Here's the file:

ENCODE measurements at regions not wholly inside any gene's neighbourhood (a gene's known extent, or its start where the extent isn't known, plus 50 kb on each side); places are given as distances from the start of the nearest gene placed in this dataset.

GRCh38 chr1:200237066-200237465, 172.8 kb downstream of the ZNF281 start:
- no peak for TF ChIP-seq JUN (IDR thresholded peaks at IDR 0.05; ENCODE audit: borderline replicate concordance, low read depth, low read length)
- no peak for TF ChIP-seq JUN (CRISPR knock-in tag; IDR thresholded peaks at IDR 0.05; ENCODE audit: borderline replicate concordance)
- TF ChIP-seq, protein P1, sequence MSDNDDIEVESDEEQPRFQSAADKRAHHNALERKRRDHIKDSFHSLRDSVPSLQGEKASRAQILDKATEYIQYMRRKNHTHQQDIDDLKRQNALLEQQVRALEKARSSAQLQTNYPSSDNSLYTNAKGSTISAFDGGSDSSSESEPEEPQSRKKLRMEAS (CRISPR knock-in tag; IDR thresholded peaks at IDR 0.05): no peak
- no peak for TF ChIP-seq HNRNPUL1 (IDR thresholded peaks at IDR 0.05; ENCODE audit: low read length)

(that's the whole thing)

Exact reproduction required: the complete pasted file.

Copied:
ENCODE measurements at regions not wholly inside any gene's neighbourhood (a gene's known extent, or its start where the extent isn't known, plus 50 kb on each side); places are given as distances from the start of the nearest gene placed in this dataset.

GRCh38 chr1:200237066-200237465, 172.8 kb downstream of the ZNF281 start:
- no peak for TF ChIP-seq JUN (IDR thresholded peaks at IDR 0.05; ENCODE audit: borderline replicate concordance, low read depth, low read length)
- no peak for TF ChIP-seq JUN (CRISPR knock-in tag; IDR thresholded peaks at IDR 0.05; ENCODE audit: borderline replicate concordance)
- TF ChIP-seq, protein P1, sequence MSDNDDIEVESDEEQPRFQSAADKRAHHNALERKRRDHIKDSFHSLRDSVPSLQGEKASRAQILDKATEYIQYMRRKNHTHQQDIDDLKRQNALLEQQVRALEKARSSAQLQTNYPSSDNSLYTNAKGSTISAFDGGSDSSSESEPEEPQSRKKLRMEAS (CRISPR knock-in tag; IDR thresholded peaks at IDR 0.05): no peak
- no peak for TF ChIP-seq HNRNPUL1 (IDR thresholded peaks at IDR 0.05; ENCODE audit: low read length)